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When facing federal racketeering charges, it can be tough to plan your next steps. This is a very broad category of crimes that all have very significant penalties. To get the best possible outcome for your case, you’ll need a qualified and experienced federal racketeering defense attorney. If you or a loved one has been charged with some form of racketeering or conspiracy, here is what you need to know.
Initially, racketeering was used to refer to organized crime. It involved things like mob bosses coercing local businesses into paying a “protection” fee. The term Racketeering describes a pattern of criminal activity where money is extorted from victims by force, threat, or intimidation. Federal racketeering laws are designed to regulate illegal businesses, fraudulent schemes, criminal enterprises, and organized crime operations.
Since racketeering is such a broad term, all sorts of crimes end up falling under the category of racketeering. Federal law defines 35 separate criminal acts as potential racketeering. To name just a few crimes that racketeering charges might involve are:
Racketeering is technically a type of criminal charge that can be committed on either the state or the federal level. Due to the nature of the crime, however, the majority of racketeering cases involve people breaking federal laws or people committing criminal offenses in multiple states. Therefore, they typically end up being charged federally. This means you end up being tried in a federal court and may face more serious consequences if convicted.
The Racketeer Influenced and Corrupt Organizations (RICO) Act is a federal law that is filed in most racketeering cases. Also referred to as 18 U.S.C. §§ 1961–1968, this law was originally created in 1970 as part of a huge government push to eliminate organized crime. However, due to its wide scope, RICO is now used to prosecute private individuals as well.
RICO lists the 35 types of racketeering which range from white-collar crimes to violent crimes. Anyone who is suspected of being involved in two or more RICO offenses within a 10-year period can be charged with federal racketeering. This law is somewhat unique because it does not require you to commit the acts yourself. Just being tangentially involved in the acts is likely enough to charge you under a RICO statute. Anyone who commits, attempts to commit, or conspires to commit two or more RICO offenses will face RICO charges.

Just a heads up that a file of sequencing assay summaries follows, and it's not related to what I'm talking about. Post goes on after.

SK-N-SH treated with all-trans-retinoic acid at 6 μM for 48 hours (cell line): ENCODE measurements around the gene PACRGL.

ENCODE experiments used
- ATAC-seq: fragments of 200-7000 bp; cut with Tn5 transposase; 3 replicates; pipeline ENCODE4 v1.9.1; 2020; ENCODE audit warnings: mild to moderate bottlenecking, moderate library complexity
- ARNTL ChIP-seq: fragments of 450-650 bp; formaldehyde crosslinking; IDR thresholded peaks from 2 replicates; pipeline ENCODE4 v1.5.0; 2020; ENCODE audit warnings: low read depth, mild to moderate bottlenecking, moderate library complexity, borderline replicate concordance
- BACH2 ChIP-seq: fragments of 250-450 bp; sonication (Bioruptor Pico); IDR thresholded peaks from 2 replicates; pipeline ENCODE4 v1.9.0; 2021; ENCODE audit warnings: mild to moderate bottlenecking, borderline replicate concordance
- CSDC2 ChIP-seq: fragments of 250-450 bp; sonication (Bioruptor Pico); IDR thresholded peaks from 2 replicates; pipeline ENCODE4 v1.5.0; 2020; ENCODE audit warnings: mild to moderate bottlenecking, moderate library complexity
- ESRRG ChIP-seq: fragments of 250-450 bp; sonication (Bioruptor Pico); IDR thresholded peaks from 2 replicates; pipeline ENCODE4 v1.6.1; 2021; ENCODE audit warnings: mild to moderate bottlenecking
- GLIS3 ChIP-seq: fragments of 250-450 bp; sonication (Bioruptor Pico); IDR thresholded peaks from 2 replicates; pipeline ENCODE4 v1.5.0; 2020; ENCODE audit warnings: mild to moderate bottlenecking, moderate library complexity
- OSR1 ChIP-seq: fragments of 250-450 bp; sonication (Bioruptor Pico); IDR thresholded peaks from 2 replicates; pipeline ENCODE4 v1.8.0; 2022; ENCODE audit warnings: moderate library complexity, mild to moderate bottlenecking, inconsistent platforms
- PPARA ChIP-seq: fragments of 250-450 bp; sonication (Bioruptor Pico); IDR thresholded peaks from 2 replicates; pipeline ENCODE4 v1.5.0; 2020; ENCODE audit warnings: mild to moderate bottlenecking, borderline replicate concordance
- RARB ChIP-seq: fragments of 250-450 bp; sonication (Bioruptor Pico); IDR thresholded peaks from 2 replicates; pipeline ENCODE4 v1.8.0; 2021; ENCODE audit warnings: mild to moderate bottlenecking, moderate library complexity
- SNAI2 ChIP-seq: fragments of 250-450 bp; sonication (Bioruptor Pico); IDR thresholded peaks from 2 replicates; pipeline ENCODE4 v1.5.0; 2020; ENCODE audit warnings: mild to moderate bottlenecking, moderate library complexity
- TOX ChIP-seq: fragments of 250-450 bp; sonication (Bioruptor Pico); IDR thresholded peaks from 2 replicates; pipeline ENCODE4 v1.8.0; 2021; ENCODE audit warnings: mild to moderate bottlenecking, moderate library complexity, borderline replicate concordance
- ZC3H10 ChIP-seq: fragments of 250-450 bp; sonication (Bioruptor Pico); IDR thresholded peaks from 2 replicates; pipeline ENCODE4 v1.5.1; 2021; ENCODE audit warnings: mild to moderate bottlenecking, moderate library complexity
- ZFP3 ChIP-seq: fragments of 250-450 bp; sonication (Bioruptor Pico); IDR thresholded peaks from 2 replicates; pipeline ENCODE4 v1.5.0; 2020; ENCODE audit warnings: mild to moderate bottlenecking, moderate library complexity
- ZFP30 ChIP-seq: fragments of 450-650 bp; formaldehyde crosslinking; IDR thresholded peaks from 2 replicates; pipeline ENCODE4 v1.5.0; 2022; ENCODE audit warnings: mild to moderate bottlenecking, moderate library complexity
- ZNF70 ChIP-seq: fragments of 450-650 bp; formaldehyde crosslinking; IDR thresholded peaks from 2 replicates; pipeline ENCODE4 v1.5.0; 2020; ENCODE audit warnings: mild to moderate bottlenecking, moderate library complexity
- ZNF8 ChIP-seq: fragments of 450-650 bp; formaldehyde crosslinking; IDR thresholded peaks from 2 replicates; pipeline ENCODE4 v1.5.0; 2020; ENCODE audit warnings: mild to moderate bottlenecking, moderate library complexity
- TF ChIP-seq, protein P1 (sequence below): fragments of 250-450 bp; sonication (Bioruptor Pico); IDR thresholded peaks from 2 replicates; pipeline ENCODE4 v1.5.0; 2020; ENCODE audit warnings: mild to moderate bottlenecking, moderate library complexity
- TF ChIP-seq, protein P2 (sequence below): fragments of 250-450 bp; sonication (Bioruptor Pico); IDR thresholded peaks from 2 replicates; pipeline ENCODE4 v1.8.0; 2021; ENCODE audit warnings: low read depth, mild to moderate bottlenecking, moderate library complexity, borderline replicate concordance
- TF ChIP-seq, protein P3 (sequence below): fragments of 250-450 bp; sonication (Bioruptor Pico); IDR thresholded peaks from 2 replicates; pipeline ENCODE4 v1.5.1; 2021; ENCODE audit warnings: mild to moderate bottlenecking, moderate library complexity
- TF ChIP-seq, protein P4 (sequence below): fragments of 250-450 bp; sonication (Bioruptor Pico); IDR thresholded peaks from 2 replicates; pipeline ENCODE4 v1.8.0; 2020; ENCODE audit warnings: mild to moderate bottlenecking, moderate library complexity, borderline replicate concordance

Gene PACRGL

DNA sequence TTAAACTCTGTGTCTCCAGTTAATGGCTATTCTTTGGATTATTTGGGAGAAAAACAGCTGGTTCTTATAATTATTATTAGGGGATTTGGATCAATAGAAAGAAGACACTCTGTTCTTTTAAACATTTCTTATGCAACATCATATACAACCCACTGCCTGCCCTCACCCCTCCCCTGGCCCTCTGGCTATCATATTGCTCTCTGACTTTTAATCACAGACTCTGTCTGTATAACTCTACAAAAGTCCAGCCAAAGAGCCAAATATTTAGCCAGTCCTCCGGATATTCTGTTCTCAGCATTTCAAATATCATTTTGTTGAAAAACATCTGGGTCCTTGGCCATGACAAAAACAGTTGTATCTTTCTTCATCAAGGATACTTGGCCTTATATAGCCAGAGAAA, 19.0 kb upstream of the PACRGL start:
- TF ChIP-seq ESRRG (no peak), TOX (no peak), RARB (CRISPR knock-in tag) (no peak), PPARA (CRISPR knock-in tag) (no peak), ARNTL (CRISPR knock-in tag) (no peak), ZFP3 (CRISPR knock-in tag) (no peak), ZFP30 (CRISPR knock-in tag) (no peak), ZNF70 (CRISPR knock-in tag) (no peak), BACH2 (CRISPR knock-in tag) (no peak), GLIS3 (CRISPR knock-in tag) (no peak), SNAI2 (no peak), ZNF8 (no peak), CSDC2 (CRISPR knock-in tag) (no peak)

It is possible for someone to face federal charges without being involved in a RICO case since federal racketeering is technically separate from RICO itself. However, due to the nature of the involved crimes, it can be hard to commit one without committing others. So if you’re suspected of something like embezzlement, you might also be charged with wire fraud. This would end up making your case a RICO case.
In any racketeering case, there is a huge focus on whether or not the charges are RICO or not. This is because people convicted under the RICO Act face very severe penalties. The U.S. Sentencing Commission originally set up mandatory guidelines on sentencing. These guidelines carry prison sentences that are far lengthier than those typically handed down at the state level. The U.S. Supreme Court ruled these guidelines had to be advisory, not mandatory, in 2005, in the landmark case of United States v. Booker. Many federal district court judges throughout the country still treat the U.S. Sentencing Guidelines as mandatory.